A Trabuco is a siege engine which has a swinging arm that can throw a projectile through the air. They were in use from the 4th century BC until the end of the 1400s when they largely fell out of use due to the invention of gunpowder. During their time they were improved upon a number of times, mostly by engineers in the west. They were first invented in China and first seen in the west in the middle of the 6th century AD when the Byzantine army incorporated their use.
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The first Trabuco used manpower to fling a rock, usually at a fortification an army needed to bring down. This was greatly improved upon when the Counterweight Trabuco was created. These used a counterweight instead of manpower which vastly upped the weight of projectiles that could be flung. These Trabuco essentially made fortifications obsolete. These were first used in 1199 during a siege in Italy according to estadao.com.br. Before long they were being used in Germany and England as well. It is possible they were invented as early as 1165 as Niketas Choniates, a Byzantine historian, referred to a Trabuco as having a windlass. A windlass would only be useful if this Trabuco were a Counterweight Trabuco.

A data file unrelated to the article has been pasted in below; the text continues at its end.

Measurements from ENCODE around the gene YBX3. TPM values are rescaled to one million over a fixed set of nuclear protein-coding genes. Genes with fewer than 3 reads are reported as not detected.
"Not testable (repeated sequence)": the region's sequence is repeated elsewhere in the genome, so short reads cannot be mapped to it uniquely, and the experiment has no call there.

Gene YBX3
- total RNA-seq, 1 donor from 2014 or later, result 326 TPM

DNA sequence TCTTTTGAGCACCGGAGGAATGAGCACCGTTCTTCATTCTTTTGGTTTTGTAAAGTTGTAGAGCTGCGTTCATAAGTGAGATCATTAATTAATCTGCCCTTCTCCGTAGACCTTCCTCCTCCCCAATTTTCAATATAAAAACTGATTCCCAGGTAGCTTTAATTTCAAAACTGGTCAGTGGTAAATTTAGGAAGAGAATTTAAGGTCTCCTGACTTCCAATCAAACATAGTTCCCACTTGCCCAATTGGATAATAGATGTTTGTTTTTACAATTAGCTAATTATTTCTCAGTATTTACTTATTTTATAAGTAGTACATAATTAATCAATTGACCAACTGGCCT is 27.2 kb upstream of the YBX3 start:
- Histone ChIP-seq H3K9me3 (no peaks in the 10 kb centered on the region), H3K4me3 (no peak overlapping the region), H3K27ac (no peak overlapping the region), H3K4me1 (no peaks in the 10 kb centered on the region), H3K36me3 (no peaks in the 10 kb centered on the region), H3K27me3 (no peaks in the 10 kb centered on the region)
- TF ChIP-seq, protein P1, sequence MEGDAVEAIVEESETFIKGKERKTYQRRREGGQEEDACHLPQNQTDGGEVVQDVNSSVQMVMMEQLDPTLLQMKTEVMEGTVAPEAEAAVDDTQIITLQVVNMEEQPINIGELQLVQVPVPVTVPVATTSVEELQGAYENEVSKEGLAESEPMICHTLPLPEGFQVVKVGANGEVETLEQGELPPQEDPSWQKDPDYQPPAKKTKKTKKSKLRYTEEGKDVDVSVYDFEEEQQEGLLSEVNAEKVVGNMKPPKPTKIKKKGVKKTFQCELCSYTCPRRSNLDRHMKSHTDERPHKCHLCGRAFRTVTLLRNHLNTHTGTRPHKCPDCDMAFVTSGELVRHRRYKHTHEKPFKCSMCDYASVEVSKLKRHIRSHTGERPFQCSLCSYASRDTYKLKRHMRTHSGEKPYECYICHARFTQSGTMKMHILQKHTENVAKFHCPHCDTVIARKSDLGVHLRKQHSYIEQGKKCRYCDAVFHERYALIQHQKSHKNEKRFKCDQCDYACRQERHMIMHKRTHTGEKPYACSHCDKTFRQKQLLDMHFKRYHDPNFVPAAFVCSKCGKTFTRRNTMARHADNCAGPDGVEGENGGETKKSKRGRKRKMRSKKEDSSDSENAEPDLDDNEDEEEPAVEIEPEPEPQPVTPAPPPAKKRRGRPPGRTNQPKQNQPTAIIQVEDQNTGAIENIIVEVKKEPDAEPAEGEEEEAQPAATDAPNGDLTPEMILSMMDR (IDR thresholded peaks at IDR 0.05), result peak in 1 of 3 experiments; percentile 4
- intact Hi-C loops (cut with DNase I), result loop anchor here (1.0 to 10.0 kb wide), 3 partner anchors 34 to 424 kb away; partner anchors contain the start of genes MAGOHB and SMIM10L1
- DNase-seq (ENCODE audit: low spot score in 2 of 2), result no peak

Trabuco are almost exclusively used for recreation and education today. They are used in historical re-enactments and at fairs, such as in Sussex County, Deleware, where contestants see how far their Trabuco can throw a pumpkin. There are two recent incidents of them being used in battle, though. Rebels in the Syrian civil war used them in 2013 to launch explosives at Syrian government troops. They were also used in 2014 in Ukraine according to pt.bab.l. In the Hrushevskoho street riots some rioters built one which they used to hurl molotov cocktails and other projectiles at the police.
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